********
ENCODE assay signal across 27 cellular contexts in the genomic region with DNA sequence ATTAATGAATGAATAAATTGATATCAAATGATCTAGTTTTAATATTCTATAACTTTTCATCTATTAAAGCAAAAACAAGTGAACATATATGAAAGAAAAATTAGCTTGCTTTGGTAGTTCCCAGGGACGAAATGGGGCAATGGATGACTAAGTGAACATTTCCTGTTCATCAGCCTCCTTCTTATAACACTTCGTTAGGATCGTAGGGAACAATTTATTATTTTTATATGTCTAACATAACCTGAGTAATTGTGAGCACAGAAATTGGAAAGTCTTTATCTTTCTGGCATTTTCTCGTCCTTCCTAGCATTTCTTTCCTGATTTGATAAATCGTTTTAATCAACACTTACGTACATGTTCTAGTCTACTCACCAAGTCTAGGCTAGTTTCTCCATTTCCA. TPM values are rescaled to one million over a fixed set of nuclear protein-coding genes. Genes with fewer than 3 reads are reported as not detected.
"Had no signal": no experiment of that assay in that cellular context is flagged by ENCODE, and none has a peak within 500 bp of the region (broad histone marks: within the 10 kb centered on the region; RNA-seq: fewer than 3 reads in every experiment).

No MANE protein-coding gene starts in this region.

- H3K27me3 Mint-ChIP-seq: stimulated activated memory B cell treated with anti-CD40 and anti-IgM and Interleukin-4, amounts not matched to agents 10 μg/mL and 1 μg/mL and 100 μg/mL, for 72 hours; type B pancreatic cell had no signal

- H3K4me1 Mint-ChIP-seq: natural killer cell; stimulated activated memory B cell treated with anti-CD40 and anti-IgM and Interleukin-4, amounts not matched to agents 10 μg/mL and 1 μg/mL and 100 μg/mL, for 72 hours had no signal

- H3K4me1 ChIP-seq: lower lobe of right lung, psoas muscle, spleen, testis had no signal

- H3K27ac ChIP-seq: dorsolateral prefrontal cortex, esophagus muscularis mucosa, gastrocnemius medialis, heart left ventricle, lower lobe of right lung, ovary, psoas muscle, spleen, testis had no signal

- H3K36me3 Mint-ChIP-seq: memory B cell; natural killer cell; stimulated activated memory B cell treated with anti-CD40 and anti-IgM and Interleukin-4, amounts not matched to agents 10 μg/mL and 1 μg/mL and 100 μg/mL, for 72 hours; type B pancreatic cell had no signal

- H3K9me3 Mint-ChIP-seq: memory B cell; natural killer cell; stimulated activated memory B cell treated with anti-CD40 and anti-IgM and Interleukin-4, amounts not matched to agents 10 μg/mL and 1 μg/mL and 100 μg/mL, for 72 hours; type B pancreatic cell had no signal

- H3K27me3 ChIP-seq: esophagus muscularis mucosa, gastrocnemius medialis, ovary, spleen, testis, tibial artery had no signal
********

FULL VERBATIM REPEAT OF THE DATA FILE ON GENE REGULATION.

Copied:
ENCODE assay signal across 27 cellular contexts in the genomic region with DNA sequence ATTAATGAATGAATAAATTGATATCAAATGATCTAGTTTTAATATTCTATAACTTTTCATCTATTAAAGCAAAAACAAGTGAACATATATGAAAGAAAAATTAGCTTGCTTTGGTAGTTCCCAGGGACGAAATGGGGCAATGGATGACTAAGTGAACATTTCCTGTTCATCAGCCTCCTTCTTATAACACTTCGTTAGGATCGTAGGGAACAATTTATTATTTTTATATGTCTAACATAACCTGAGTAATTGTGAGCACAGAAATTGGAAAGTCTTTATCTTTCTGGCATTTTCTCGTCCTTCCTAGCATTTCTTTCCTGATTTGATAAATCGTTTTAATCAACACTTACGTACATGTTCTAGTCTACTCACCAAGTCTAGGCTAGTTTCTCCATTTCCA. TPM values are rescaled to one million over a fixed set of nuclear protein-coding genes. Genes with fewer than 3 reads are reported as not detected.
"Had no signal": no experiment of that assay in that cellular context is flagged by ENCODE, and none has a peak within 500 bp of the region (broad histone marks: within the 10 kb centered on the region; RNA-seq: fewer than 3 reads in every experiment).

No MANE protein-coding gene starts in this region.

- H3K27me3 Mint-ChIP-seq: stimulated activated memory B cell treated with anti-CD40 and anti-IgM and Interleukin-4, amounts not matched to agents 10 μg/mL and 1 μg/mL and 100 μg/mL, for 72 hours; type B pancreatic cell had no signal

- H3K4me1 Mint-ChIP-seq: natural killer cell; stimulated activated memory B cell treated with anti-CD40 and anti-IgM and Interleukin-4, amounts not matched to agents 10 μg/mL and 1 μg/mL and 100 μg/mL, for 72 hours had no signal

- H3K4me1 ChIP-seq: lower lobe of right lung, psoas muscle, spleen, testis had no signal

- H3K27ac ChIP-seq: dorsolateral prefrontal cortex, esophagus muscularis mucosa, gastrocnemius medialis, heart left ventricle, lower lobe of right lung, ovary, psoas muscle, spleen, testis had no signal

- H3K36me3 Mint-ChIP-seq: memory B cell; natural killer cell; stimulated activated memory B cell treated with anti-CD40 and anti-IgM and Interleukin-4, amounts not matched to agents 10 μg/mL and 1 μg/mL and 100 μg/mL, for 72 hours; type B pancreatic cell had no signal

- H3K9me3 Mint-ChIP-seq: memory B cell; natural killer cell; stimulated activated memory B cell treated with anti-CD40 and anti-IgM and Interleukin-4, amounts not matched to agents 10 μg/mL and 1 μg/mL and 100 μg/mL, for 72 hours; type B pancreatic cell had no signal

- H3K27me3 ChIP-seq: esophagus muscularis mucosa, gastrocnemius medialis, ovary, spleen, testis, tibial artery had no signal